Last week, the Home Office in the U.K. published a report that compared international drug laws. The report was especially significant because it marks the first official statement since 1971 that acknowledges the lack of a connection between tough drug laws and effectiveness in addressing the issue. Originally suppressed by Conservatives, the report has sparked tension between Liberal Democrats and Conservatives in the U.K.


While both Portugal and the Czech Republic have decriminalized personal drug use, their results have diverged. Portugal’s reported drug use is relatively low, while the Czech Republic has among the highest rates of cannabis use in Europe. Therefore, a comparison between Portugal and the Czech Republic disproves a necessary link between the strictness of a country’s drug laws and a country’s drug use.


Since decriminalizing drug use in 2001, use levels have fallen in Portugal. The Home Office report demonstrates that criminal-justice-based approaches toward drug politics are less effective than health-based approaches. Conservatives, however, argue that health-based drug politics wouldn’t be tough enough on drug dealers and would send harmful messages about drugs to adolescents.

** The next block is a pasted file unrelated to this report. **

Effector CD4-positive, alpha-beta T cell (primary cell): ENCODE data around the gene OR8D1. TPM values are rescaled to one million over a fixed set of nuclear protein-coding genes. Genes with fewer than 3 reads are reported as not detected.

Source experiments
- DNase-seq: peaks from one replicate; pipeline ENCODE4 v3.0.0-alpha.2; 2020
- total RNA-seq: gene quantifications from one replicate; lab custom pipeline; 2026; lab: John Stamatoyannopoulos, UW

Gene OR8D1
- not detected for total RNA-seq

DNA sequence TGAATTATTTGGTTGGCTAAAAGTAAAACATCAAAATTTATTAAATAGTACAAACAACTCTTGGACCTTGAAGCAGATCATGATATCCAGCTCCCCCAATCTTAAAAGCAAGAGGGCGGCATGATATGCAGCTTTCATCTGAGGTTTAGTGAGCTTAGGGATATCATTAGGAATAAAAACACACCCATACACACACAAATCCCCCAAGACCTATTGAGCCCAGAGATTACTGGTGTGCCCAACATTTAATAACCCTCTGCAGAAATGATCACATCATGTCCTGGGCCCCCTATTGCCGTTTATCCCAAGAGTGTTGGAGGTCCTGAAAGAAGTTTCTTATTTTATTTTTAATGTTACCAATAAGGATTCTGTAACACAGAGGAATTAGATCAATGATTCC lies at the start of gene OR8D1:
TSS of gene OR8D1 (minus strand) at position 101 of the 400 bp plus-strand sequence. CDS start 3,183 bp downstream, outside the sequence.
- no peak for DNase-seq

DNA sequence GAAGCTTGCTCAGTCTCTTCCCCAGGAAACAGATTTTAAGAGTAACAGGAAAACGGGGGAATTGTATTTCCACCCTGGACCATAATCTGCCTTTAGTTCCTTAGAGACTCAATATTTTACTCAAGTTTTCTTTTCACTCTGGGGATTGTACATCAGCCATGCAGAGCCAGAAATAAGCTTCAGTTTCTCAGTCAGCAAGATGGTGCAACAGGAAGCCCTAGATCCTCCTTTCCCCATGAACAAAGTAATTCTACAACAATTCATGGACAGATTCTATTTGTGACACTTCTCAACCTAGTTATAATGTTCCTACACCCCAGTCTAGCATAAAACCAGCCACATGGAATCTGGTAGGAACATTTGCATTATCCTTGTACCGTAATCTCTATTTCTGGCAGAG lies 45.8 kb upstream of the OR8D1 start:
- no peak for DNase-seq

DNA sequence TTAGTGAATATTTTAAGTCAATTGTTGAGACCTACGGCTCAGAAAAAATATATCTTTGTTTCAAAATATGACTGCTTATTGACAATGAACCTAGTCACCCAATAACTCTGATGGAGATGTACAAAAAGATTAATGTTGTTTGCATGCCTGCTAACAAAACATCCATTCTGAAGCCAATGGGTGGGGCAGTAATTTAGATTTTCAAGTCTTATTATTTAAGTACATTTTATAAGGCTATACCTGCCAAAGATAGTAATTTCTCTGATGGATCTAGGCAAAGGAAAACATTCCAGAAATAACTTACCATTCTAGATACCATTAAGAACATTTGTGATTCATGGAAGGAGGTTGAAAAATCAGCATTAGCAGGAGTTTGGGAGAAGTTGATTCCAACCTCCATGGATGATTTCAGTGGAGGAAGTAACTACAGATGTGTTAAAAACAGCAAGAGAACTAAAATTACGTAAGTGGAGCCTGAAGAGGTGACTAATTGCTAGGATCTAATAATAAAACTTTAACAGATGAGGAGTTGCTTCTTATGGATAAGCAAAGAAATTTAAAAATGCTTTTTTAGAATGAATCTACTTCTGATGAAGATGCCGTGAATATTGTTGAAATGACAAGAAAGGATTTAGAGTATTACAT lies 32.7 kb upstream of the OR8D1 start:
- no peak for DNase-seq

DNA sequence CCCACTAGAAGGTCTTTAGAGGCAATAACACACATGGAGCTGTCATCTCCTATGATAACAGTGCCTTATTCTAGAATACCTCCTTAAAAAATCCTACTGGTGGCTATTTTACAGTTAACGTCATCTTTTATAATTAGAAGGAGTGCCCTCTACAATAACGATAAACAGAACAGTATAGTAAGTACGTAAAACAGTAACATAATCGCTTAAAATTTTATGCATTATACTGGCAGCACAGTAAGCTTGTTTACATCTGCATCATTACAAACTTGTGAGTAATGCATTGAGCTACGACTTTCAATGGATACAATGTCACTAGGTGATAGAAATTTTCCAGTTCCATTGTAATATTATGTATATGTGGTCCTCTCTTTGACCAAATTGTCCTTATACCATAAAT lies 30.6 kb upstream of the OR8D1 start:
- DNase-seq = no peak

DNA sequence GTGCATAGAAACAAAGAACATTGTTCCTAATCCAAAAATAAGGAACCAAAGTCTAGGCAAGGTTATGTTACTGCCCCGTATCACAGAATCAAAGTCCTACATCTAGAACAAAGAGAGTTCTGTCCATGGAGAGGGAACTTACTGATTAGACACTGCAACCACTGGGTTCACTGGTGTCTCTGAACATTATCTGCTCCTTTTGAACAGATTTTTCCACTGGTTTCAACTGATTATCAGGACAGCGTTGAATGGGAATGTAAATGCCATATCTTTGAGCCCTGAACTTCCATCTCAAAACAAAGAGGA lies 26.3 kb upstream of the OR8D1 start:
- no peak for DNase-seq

The Czech Republic has a very high reported cannabis use rate, while Portugal's numbers are much lower.

The Czech Republic has a very high reported cannabis use rate, while Portugal’s numbers are much lower.

Washington and Colorado have both relaxed drug laws recently by decriminalizing marijuana, so time will tell how their strides toward legalization will impact local drug cultures. Regardless, the hope is that legalization will challenge organized crime and introduce an increased control over cannabis distribution and use.


In the United States, the benefits of more health-based drug laws would extend from the use of psychoactives in medicine, to the tackling of institutionalized racism. Today’s Midterm Elections will be certain to influence drug culture in the United States. Voters in Alaska, Oregon, and Washington, D.C., for instance, will have the opportunity to opt for marijuana legalization.


Do you think that the Home Office’s report proves the inefficiencies of drug laws? Let me know below, or on Twitter @ryanlawlessness